|The Crazy Monk ~ Dalat, Vietnam||<< Prev | Slide 148 of 176 | Next >>|
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To keep from reconstructing it, here's the story as it went home in an email during my trip:
If the Hang Nga Guesthouse alone isn't enough to make Dalat truly unique [another story I won't include here], the "Crazy Monk" of Lam Ty Ni Pagoda surely seals the deal. Established in 1961, Lam Ty Ni today is home to just one monk, a 35-year resident named Vien Thuc (hmm...one monk in the entire pagoda...). It turns out that Mr. Thuc is an artist - a very, very prolific artist. Out behind the pagoda, set amidst a pleasant garden, is his "workshop" - a series of rooms housing (by his own estimate) over 100,000 works of art! Whether anyone has confirmed the accuracy of that number, I don't know - but I wouldn't have argued if it had been a million. The place is unbelievable. There are rows upon rows of paintings in wooden frames. Many of the paintings are oil; some are ink. Subjects are often related to Buddhist thought or Mr. Thuc himself. He seems especially fond of painting his pagoda and self-portraits where he's depicted in the act of - what else would you expect - painting. There are also countless pieces including words alone - poetry of sorts, words of peace, love, Zen, etc. - and enough abstract ink blots to supply every psychiatrist alive with all the Rorschach blots they'd ever need.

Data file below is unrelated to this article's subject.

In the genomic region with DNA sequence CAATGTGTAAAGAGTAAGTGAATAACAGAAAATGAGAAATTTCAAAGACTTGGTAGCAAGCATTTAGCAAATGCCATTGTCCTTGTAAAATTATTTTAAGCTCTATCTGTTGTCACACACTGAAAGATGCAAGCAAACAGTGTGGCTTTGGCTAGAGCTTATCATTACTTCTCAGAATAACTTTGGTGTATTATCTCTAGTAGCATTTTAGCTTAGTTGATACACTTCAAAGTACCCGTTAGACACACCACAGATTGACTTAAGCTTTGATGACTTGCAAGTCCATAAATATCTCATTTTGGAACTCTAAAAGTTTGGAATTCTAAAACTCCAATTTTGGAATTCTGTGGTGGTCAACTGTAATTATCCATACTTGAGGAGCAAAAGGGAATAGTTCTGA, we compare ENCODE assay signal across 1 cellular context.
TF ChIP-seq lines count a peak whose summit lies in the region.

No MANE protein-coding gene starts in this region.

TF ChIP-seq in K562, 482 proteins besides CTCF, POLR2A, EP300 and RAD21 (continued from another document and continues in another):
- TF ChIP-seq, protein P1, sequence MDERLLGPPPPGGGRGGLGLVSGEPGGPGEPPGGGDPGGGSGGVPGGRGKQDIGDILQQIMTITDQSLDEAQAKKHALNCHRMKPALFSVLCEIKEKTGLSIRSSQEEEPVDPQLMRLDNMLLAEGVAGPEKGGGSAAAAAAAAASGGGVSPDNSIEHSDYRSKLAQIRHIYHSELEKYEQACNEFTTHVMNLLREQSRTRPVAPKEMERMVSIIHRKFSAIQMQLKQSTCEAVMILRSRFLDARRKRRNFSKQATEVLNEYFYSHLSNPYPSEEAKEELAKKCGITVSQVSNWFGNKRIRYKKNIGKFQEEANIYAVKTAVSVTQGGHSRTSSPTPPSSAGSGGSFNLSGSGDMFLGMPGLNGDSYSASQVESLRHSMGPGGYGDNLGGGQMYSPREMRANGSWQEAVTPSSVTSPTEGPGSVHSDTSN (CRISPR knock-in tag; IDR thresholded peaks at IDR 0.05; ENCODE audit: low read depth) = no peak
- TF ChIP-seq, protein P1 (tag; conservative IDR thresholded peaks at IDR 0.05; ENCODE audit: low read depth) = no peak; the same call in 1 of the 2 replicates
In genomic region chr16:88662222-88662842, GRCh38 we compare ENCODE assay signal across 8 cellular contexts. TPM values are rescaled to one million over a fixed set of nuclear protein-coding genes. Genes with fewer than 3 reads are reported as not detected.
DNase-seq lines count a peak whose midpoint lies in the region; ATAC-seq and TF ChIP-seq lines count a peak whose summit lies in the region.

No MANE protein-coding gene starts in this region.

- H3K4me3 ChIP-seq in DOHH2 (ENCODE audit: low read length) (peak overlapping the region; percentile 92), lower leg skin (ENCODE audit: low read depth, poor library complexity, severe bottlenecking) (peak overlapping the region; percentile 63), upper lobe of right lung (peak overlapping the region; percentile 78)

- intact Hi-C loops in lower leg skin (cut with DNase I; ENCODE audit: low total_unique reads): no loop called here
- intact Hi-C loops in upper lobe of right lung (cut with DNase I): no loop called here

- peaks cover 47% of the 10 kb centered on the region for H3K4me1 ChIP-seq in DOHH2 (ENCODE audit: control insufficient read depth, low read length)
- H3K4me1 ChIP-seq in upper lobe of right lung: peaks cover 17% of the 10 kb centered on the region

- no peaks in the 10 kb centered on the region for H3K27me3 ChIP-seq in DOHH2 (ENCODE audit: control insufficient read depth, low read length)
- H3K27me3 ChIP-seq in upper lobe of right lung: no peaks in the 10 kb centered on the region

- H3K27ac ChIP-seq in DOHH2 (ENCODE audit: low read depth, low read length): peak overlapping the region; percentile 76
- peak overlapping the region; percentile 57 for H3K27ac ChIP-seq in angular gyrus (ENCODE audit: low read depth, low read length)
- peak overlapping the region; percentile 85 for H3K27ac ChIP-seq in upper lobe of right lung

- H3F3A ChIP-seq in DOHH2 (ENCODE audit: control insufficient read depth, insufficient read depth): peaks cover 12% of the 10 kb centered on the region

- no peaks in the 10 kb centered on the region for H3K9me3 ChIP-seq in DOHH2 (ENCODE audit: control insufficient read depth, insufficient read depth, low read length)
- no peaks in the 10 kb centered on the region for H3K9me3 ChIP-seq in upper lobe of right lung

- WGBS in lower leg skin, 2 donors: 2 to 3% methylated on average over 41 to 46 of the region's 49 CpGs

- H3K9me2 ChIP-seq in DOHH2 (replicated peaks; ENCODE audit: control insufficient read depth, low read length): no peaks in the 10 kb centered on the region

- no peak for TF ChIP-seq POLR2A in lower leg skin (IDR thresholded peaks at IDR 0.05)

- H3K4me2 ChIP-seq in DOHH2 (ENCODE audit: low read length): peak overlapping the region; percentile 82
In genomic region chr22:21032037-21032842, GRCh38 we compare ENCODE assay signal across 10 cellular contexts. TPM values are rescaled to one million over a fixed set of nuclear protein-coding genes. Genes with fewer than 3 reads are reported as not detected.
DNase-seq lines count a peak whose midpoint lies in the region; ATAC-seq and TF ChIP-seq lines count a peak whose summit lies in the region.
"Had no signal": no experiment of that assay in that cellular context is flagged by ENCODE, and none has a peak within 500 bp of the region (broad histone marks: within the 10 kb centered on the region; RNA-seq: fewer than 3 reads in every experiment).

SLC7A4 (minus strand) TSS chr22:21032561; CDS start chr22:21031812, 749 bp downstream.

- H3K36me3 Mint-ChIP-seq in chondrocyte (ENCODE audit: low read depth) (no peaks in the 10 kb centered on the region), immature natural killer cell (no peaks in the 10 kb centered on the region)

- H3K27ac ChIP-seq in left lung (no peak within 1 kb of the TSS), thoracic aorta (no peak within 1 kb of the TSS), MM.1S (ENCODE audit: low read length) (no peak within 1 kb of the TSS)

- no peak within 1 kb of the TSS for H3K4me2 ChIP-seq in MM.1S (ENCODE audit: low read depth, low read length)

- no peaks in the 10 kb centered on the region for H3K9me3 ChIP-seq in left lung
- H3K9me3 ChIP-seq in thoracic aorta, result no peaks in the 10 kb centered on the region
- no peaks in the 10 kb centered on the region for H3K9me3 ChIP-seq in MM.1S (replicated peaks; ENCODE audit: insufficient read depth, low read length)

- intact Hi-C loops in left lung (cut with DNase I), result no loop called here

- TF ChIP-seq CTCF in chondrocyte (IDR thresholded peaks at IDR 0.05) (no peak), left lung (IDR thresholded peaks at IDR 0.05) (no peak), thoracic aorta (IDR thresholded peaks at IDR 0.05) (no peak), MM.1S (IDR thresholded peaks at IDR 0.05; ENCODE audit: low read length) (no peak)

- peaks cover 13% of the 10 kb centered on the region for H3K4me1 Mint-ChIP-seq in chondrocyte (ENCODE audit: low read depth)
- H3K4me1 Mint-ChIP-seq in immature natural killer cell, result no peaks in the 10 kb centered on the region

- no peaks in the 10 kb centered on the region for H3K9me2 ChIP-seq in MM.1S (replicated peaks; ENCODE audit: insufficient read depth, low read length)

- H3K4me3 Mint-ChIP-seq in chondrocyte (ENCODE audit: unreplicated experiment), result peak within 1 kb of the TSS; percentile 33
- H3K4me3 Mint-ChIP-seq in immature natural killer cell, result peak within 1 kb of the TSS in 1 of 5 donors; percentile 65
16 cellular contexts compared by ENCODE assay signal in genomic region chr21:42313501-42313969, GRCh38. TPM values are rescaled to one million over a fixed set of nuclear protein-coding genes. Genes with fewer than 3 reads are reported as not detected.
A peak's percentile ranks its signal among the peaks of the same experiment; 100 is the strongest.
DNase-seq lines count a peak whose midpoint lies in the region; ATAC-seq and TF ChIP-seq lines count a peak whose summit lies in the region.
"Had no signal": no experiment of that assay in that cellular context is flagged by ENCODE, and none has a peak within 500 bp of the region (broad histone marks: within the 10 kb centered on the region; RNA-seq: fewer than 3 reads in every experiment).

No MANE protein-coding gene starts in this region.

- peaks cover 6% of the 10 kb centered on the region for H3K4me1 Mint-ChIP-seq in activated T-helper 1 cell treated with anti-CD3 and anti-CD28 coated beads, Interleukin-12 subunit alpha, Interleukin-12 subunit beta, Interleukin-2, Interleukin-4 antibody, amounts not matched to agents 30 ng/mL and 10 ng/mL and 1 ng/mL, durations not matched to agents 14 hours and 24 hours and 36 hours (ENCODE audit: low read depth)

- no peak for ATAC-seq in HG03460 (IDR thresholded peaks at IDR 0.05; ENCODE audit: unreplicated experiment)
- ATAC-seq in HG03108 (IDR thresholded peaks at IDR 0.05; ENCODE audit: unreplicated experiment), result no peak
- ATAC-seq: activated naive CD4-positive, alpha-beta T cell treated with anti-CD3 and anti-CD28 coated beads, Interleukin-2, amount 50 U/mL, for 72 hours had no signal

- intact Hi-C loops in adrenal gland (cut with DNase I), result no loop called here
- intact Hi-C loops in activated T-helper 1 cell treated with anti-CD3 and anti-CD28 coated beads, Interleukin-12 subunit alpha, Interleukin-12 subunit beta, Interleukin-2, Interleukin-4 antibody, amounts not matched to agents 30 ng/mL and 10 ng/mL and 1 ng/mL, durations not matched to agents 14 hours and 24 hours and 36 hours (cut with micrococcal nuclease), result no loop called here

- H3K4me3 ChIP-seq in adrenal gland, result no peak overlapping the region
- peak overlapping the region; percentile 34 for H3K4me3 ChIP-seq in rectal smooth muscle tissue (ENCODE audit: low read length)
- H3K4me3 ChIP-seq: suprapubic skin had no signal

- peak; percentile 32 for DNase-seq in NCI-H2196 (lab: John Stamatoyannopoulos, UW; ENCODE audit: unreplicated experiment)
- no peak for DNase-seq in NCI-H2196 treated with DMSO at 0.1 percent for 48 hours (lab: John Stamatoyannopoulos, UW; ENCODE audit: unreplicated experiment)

There's also a bit of sculpture, though my guess is he found the paintings easier to churn out. And lest you think the stuff is a bunch of garbage, I should point out that Vien Thuc has exhibited his work in five or six countries (including the United States) and sells his work at pretty hefty prices (especially by local standards). Local tour guides have dubbed him the "business monk," as he's actually become rather well-to-do. When I visited, two girls from London bought a wedding gift for about $50 or $60 (their painting of choice was one of my favorites as well). The monk himself was intelligent (he speaks five languages), pleasant, and - as you might imagine - a wee bit eccentric. Money he raises now will fund a trip to Scotland later this summer. Despite liking several of his pieces, I decided against making a purchase - both for the difficulty in transport and the fact that I actually don't think he's the next Van Gogh. Still, my two hours perusing his work and wandering around the garden were fun - and certainly not something I'll get to experience anywhere else!
Another famous place in Dalat is the Lam Ty Ni Pagoda, home of Vien Thuc, the mad monk.
You walk through the pagoda to the back garden, where room after room is filled with Mr. Thuc's paintings. A lot of them are just sayings about peace and love and zen and such, with a few bits of scenery mixed in. It's hard to know just what to make of this, but he is famous and popular. He is also widely believed to be the richest man in Dalat.